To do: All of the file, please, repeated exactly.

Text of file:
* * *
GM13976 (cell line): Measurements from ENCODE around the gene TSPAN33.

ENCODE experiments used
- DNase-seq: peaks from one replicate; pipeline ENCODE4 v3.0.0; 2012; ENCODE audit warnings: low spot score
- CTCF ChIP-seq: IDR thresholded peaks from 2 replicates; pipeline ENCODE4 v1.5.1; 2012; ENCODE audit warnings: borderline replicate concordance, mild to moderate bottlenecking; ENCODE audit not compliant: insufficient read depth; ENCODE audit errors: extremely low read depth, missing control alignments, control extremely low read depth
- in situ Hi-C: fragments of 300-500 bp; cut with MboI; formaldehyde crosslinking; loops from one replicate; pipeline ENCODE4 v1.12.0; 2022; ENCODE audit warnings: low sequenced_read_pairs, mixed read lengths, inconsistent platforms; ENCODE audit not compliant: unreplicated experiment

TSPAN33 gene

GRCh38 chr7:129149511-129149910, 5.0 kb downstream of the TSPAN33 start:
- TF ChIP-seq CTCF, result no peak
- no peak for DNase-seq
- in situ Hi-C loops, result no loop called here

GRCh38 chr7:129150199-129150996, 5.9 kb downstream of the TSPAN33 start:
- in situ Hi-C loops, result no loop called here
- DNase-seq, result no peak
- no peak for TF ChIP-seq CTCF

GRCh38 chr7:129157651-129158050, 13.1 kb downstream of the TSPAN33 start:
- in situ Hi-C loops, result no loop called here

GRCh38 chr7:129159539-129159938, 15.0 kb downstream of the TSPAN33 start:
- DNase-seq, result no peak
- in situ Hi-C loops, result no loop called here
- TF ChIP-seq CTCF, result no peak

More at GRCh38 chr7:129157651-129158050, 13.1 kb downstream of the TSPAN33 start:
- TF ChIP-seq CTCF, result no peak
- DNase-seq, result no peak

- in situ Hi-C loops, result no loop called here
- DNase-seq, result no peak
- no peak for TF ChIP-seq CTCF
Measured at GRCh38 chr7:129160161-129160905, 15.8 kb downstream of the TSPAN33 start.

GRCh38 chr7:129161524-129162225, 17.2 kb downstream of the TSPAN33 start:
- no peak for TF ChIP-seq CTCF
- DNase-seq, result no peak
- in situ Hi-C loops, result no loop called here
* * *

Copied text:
GM13976 (cell line): Measurements from ENCODE around the gene TSPAN33.

ENCODE experiments used
- DNase-seq: peaks from one replicate; pipeline ENCODE4 v3.0.0; 2012; ENCODE audit warnings: low spot score
- CTCF ChIP-seq: IDR thresholded peaks from 2 replicates; pipeline ENCODE4 v1.5.1; 2012; ENCODE audit warnings: borderline replicate concordance, mild to moderate bottlenecking; ENCODE audit not compliant: insufficient read depth; ENCODE audit errors: extremely low read depth, missing control alignments, control extremely low read depth
- in situ Hi-C: fragments of 300-500 bp; cut with MboI; formaldehyde crosslinking; loops from one replicate; pipeline ENCODE4 v1.12.0; 2022; ENCODE audit warnings: low sequenced_read_pairs, mixed read lengths, inconsistent platforms; ENCODE audit not compliant: unreplicated experiment

TSPAN33 gene

GRCh38 chr7:129149511-129149910, 5.0 kb downstream of the TSPAN33 start:
- TF ChIP-seq CTCF, result no peak
- no peak for DNase-seq
- in situ Hi-C loops, result no loop called here

GRCh38 chr7:129150199-129150996, 5.9 kb downstream of the TSPAN33 start:
- in situ Hi-C loops, result no loop called here
- DNase-seq, result no peak
- no peak for TF ChIP-seq CTCF

GRCh38 chr7:129157651-129158050, 13.1 kb downstream of the TSPAN33 start:
- in situ Hi-C loops, result no loop called here

GRCh38 chr7:129159539-129159938, 15.0 kb downstream of the TSPAN33 start:
- DNase-seq, result no peak
- in situ Hi-C loops, result no loop called here
- TF ChIP-seq CTCF, result no peak

More at GRCh38 chr7:129157651-129158050, 13.1 kb downstream of the TSPAN33 start:
- TF ChIP-seq CTCF, result no peak
- DNase-seq, result no peak

- in situ Hi-C loops, result no loop called here
- DNase-seq, result no peak
- no peak for TF ChIP-seq CTCF
Measured at GRCh38 chr7:129160161-129160905, 15.8 kb downstream of the TSPAN33 start.

GRCh38 chr7:129161524-129162225, 17.2 kb downstream of the TSPAN33 start:
- no peak for TF ChIP-seq CTCF
- DNase-seq, result no peak
- in situ Hi-C loops, result no loop called here